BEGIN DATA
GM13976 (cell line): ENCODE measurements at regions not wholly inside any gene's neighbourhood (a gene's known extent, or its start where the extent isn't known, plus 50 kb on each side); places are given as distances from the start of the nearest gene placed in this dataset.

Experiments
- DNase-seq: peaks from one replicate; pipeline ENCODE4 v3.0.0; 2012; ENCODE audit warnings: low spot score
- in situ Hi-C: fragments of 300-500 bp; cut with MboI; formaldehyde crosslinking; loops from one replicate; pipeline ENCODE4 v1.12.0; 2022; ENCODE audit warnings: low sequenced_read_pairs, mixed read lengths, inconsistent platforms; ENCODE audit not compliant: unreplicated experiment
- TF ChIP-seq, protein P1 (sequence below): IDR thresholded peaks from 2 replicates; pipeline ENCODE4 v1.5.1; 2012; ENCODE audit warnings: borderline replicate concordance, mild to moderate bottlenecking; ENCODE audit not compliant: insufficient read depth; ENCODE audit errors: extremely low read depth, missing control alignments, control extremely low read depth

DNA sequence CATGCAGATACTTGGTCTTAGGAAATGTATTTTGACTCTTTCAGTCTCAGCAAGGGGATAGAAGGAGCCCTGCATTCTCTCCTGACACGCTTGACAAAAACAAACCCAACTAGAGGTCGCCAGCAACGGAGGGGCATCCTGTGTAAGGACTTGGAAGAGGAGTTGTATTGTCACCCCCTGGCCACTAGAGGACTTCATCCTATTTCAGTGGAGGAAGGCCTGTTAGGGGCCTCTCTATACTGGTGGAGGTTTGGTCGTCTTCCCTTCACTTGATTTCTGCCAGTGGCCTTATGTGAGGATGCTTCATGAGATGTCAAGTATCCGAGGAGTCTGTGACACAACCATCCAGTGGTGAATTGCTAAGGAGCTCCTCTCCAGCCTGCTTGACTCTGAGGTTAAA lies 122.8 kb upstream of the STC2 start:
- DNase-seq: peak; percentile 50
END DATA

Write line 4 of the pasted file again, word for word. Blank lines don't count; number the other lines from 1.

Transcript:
- in situ Hi-C: fragments of 300-500 bp; cut with MboI; formaldehyde crosslinking; loops from one replicate; pipeline ENCODE4 v1.12.0; 2022; ENCODE audit warnings: low sequenced_read_pairs, mixed read lengths, inconsistent platforms; ENCODE audit not compliant: unreplicated experiment